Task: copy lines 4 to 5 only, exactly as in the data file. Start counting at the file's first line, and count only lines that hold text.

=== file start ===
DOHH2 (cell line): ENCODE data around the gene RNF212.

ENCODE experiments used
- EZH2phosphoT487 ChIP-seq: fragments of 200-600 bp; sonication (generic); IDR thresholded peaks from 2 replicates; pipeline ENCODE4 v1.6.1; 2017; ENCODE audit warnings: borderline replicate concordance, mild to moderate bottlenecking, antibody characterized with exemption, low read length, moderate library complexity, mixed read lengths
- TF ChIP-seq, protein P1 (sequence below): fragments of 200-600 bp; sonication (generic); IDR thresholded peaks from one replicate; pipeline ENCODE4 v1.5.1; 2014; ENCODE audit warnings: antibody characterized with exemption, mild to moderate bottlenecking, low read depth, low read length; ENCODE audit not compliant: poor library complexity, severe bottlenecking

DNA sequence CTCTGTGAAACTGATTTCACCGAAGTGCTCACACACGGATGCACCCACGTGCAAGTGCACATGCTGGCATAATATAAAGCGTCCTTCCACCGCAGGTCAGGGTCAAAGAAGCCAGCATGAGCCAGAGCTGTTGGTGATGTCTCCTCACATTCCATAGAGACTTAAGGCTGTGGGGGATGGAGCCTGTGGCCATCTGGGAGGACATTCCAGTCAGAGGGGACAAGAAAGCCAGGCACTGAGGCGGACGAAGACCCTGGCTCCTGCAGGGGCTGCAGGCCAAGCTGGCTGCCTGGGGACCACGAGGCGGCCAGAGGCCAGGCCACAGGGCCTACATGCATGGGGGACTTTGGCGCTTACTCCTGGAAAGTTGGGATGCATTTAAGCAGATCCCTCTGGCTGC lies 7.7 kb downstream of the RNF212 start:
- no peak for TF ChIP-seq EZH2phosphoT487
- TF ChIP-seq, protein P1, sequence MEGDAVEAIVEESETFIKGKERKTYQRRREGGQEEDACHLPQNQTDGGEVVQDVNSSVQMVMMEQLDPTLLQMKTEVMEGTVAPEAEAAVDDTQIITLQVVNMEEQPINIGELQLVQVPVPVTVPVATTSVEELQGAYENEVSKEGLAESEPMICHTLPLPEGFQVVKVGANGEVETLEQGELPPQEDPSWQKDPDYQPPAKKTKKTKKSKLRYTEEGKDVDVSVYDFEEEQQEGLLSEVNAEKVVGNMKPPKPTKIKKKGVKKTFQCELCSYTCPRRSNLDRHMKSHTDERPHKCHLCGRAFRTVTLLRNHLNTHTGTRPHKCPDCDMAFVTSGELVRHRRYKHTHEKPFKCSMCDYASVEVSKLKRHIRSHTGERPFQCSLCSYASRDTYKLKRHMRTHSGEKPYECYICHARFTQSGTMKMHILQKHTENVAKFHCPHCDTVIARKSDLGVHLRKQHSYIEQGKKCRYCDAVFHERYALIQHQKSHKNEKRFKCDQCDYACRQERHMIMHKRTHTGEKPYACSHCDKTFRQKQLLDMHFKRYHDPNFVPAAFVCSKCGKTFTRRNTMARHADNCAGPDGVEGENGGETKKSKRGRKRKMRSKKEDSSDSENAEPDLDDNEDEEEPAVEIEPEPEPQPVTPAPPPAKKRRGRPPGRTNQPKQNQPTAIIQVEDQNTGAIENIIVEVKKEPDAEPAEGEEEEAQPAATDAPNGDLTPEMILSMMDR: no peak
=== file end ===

- TF ChIP-seq, protein P1 (sequence below): fragments of 200-600 bp; sonication (generic); IDR thresholded peaks from one replicate; pipeline ENCODE4 v1.5.1; 2014; ENCODE audit warnings: antibody characterized with exemption, mild to moderate bottlenecking, low read depth, low read length; ENCODE audit not compliant: poor library complexity, severe bottlenecking

DNA sequence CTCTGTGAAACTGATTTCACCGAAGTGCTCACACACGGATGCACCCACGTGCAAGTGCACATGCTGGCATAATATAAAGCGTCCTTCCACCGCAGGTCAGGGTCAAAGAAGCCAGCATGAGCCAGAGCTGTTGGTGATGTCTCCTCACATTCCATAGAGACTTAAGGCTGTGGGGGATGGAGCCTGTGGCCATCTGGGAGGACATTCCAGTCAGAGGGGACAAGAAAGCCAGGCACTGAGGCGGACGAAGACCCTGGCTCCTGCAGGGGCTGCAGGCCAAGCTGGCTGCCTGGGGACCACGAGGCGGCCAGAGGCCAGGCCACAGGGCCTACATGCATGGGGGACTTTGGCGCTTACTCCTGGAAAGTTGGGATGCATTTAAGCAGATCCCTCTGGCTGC lies 7.7 kb downstream of the RNF212 start: